Navi Pillay precludes ‘procedures’ to adopt by UNHRC process

While the US officials, who visited the island of Sri Lanka last month, were talking of tabling a ‘procedural resolution’ to approach affairs of the island at the March sessions of the UNHRC in Geneva, the report that has come from the office of Ms Navi Pillai (OHCHR) on Monday outlined what procedures have to be taken to further the processes started with last year’s resolution at the UNHRC. When the US-tabled resolution, watered down by India and passed last year, was fundamentally responsible for the acceleration of structural genocide of Eezham Tamils as witnessed in the course of the year, any further ‘procedural’ enhancement of the resolution is like decorating the rat’s tail with a silk tassel, as the saying in Tamil goes (eli vaalukku padduk kungncham), commented human rights activists in Jaffna.

Navi Pillay, UN High Commissioner for Human RightsMs. Navi Pillay is the UN High Commissioner for Human Rights and heads the Office of the United Nations High Commissioner for Human Rights (OHCHR).

The United Nations Human Rights Council (UNHRC) is a UN body of 47 elected countries, the sessions of which are facilitated and convened by the UN High Commissioner for Human Rights.

Upholding Colombo’s genocidal blueprint of the LLRC as “significant and far-reaching”, the report by the OHCHR observed that the Government of Sri Lanka has made “significant progress in rebuilding infrastructure”.

However, the report identified that the commitment for implementation of LLRC findings had come only on selected recommendations.

It also said that the Colombo government had not adequately engaged civil society in support of a “more consultative and inclusive reconciliation process”.

On investigation of alleged serious violations of human rights, the steps taken by Sri Lanka have been “inconclusive, and lack the independence and impartiality required to inspire confidence”, the report said.

The report urged urgency of action to combat impunity, pointing out reports of “extrajudicial killings, abductions and enforced disappearances”.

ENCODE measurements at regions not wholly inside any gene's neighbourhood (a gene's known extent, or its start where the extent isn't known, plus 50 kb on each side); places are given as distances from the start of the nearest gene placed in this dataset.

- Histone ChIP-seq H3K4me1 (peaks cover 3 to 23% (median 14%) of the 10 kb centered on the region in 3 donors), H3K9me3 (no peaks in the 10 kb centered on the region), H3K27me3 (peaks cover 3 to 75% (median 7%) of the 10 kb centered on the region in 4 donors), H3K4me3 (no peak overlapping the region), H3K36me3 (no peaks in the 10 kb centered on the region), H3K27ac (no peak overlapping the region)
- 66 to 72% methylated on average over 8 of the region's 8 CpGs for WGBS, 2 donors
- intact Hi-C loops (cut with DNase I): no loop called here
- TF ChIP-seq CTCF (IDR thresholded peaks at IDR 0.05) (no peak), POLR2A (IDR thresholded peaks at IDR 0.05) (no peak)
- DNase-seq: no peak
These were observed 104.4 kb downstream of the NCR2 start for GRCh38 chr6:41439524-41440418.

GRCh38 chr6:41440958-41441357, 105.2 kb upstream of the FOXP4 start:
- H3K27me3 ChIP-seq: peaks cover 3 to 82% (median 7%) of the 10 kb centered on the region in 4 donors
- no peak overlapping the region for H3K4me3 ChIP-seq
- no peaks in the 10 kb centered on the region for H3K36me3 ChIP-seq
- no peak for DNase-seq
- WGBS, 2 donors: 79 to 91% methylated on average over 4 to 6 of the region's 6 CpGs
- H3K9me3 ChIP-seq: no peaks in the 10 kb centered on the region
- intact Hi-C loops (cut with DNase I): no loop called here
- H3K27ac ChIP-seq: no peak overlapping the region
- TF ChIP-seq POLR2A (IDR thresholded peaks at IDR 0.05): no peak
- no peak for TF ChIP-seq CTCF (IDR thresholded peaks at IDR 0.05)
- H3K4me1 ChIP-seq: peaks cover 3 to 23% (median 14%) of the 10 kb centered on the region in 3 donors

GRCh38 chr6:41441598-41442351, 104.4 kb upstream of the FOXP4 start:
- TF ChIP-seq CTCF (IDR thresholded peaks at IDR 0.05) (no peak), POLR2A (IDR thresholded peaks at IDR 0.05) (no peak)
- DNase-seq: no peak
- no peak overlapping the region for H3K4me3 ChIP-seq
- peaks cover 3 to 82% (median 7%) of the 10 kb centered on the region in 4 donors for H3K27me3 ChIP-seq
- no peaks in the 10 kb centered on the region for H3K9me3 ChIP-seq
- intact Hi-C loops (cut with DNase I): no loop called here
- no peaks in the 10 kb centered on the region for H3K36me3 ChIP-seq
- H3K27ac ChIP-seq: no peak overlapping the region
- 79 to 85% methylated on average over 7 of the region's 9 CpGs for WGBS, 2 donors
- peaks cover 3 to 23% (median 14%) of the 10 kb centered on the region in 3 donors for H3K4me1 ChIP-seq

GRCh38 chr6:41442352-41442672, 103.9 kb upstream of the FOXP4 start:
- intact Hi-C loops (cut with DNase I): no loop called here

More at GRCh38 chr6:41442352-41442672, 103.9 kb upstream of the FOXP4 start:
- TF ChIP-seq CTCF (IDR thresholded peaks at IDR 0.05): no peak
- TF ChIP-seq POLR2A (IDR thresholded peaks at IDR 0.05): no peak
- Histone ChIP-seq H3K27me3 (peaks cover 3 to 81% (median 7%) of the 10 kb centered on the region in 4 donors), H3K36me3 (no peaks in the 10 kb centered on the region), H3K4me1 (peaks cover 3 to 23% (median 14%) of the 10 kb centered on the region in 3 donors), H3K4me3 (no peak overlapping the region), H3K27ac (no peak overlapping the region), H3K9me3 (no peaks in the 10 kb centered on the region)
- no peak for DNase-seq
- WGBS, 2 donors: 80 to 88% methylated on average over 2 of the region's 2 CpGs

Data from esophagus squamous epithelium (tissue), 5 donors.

The report was harping on the “establishment of a truth-seeking mechanism as an integral part of a more comprehensive and inclusive approach to transitional justice”.

Shallowly dealing with recent manifestations of congenital issues in the island, the report suggested to “engage civil society and minority community representatives in dialogue on appropriate forms of commemoration and memorialization that will advance inclusion and reconciliation.”

On the crux of the matter, elusive to solutions in the island for ages, the report restricted itself only to taking “further steps in demilitarization and devolution to involve minority communities fully in decision-making processes.”

The report concluded by citing the stand of Ms Navi Pillai that “In this regard, she reaffirms her long-standing call for an independent and credible international investigation into alleged violations of international human rights and humanitarian law, which could also monitor any domestic accountability process.”

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While what crisis that has taken the island to the international scrutiny is a national question and is a question of genocide, the approach and procedural suggestions viewing it as something not connected to the questions, but to connected to all-island structural issues, is a fundamentally deviatory and a knowingly wrong machination repeated over the ages due to the Power interests.

As a body of United Nations and not as a body of the United Establishments of the world, the OHCHR report has failed in its duty to tell the humanity of our times the real nature of the issue and the possible impact of it to entire humanity in allowing Power interests to twist and hijack the issue, commented Tamil human rights activists in the island.

The Navi Pillay report of the OHCHR will be presented along with the report of the UN Secretary General and the annual report of the UNHRC, under Agenda item 2 of the 22nd session of the UNHRC at Geneva in March.

When the so-called International Organisation, conceived to be rising above the Establishments and the nation-states of the world, could not able to see and talk of explicit realities in the island, the existence and non-existence of the organisation matters nothing to the serious minded of the next generation that cares for shaping humanity’s future, commented new generation Tamil activists in the island.

PDF: Report of the Office of the United Nations High Commissioner for Human Rights on advice and technica

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